Nova Scotia Lobster Dispute Indigenous Fisheries Darren Calabrese

Sipekne’katik to request UN peacekeepers in anticipation of Nova Scotia lobster fishing conflicts

Following violent clashes last year over Indigenous communities’ historic rights to fish, Chief Mike Sack says Sipekne’katik First Nation plans to open a lobster fishery in Nova Scotia in defiance of government rules

This story is published courtesy of the Guardian as part of the ongoing series This Land is Your Land.

After a violent clash over lobster fishing on Canada’s east coast last year, a First Nations Chief says he will request United Nations peacekeepers to keep his people safe on the water this summer – predicting tensions will reach a boiling point.

When the Sipekne’katik First Nation sought to harvest lobster outside of the fishing season defined by federal authorities, commercial harvesters launched a series of protests that turned physical when traps were removed, harvesters assaulted and lobster pounds vandalized.

The conflict was a microcosm of a larger trend of Indigenous communities attempting to uphold their historic rights to manage, harvest and sell fish in Canada.

The Sipekne’katik Chief, Mike Sack, said his First Nation is moving forward with plans to again open a self-regulated lobster fishery in Nova Scotia this June in defiance of the commercial season enforced by Canada’s fisheries department.

“We’re going to send a letter off to the United Nations and hope that they can come and keep the peace … and just ensure that our people are not mistreated,” Sack said during a press conference last week.

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Sipekne’katik first opened its self-regulated lobster fishery in St Mary’s Bay last September, citing their right to support themselves through fishing under a treaty from the 1700s. This right was affirmed in a Supreme Court of Canada case more than two decades ago and interpreted as a right to fish for a “moderate livelihood,” although that has never been properly defined.

In a statement this March, the fisheries minister, Bernadette Jordan, was supportive of rights to a moderate livelihood fishery, but said all lobster fisheries must operate within the established season, ending in May, for conservation reasons.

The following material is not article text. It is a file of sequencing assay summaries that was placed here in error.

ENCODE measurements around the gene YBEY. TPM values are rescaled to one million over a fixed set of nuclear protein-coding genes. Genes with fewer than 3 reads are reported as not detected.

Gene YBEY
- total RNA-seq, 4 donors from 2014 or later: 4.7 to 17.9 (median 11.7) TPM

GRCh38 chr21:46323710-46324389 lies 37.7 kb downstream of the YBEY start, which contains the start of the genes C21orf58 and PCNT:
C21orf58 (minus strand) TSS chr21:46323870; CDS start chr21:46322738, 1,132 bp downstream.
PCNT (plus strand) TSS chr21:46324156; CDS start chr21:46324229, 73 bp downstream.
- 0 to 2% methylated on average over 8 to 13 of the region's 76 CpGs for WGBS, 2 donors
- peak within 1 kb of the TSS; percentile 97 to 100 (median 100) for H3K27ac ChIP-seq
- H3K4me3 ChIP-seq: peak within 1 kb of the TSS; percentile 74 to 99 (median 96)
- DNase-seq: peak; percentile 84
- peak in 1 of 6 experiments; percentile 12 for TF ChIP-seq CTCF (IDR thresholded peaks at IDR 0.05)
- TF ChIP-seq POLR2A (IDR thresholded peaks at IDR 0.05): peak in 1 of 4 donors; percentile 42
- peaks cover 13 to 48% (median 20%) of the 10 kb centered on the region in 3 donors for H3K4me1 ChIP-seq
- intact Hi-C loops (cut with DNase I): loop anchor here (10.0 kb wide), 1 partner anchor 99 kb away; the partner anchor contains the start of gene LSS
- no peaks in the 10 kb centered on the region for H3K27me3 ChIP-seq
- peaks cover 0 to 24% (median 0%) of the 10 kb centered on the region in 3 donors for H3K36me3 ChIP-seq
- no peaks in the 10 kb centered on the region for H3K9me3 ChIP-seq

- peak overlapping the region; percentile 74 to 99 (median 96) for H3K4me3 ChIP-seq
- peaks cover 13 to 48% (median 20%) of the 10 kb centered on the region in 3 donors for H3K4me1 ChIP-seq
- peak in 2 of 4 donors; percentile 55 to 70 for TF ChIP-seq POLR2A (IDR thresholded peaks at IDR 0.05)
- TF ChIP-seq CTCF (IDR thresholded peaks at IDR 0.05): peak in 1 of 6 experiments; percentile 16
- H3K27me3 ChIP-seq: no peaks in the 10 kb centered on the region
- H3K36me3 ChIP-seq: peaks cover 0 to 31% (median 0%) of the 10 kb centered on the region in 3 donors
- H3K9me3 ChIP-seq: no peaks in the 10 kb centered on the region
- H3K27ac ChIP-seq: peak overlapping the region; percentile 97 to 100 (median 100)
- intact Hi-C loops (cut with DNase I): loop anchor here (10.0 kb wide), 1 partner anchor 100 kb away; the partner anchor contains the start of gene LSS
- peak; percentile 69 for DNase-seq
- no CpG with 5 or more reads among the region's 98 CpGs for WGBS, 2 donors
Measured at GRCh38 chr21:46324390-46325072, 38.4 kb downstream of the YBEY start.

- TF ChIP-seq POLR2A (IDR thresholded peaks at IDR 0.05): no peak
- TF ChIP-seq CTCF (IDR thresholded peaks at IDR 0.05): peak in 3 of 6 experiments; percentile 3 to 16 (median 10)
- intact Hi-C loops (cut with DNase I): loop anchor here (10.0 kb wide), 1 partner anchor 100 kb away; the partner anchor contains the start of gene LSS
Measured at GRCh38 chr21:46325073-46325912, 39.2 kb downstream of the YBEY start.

“All harvesters will see an increased and coordinated federal presence on water and on land this spring, including fishery officers, supported by Canadian coast guard vessels,” her statement said, in part.

“Fishery officers have the difficult job of enforcing the Fisheries Act equally to all harvesters, in very complex and evolving conditions.”

Read more: How an Indigenous fishery is charting a new path forward amid Nova Scotia’s lobster wars

Sack said working in those established bounds has not worked for Sipekne’katik, and noted that while the commercial fishery only employs about 20 to 25 people from the community, the self-regulated fishery could employ as many as 200. He said the community will offer to return its nine existing commercial lobster licenses and will move forward with its plans for its own fishery.

“Once [Minister Jordan] came out and said no fishing out of season, to me she empowered commercial fisherman. What happened last year, it’s going to be a lot worse,” Sack said.

“The biggest thing we’re trying to do is have it so our people can fish and come out of poverty without being in danger,” he said. “The species are the last thing we want to harm, it’s not going to happen, our ancestors wouldn’t be happy with us.”

Sipekne’katik’s plan includes launching its own “extensive” conservation studies to ensure lobster stocks stay healthy, he said. Megan Bailey, a marine scientist with Dalhousie University, will be leading that research in coming months.

She said her team will focusing on collecting data about lobster populations between June and November – outside the commercial fishing season. She said there are also plans to look at best practices in places such as Maine where lobster fishing does take place year-round.

“I think what happened last fall, no one wants to see,” she said.

“So how do we have collaborative coexistence of a commercial and a treaty fishery? In [St Mary’s Bay] specifically, but I think this is obviously a much larger conversation.”

Meanwhile, the Unified Fisheries Conservation Alliance, a group of commercial fishery stakeholders in Atlantic Canada, put out a statement that said it is “concerned” by Sipekne’katik’s plan.

“[The Department of Fisheries and Oceans] has hundreds of dedicated and respected fisheries and conservation scientists and invests millions of dollars annually to underpin the science-based rules and regulations that govern the sustainability of fisheries,” it said.

“UFCA will continue to advocate for the government of Canada to maintain clear, lasting, responsible regulatory oversight for all fisheries.”

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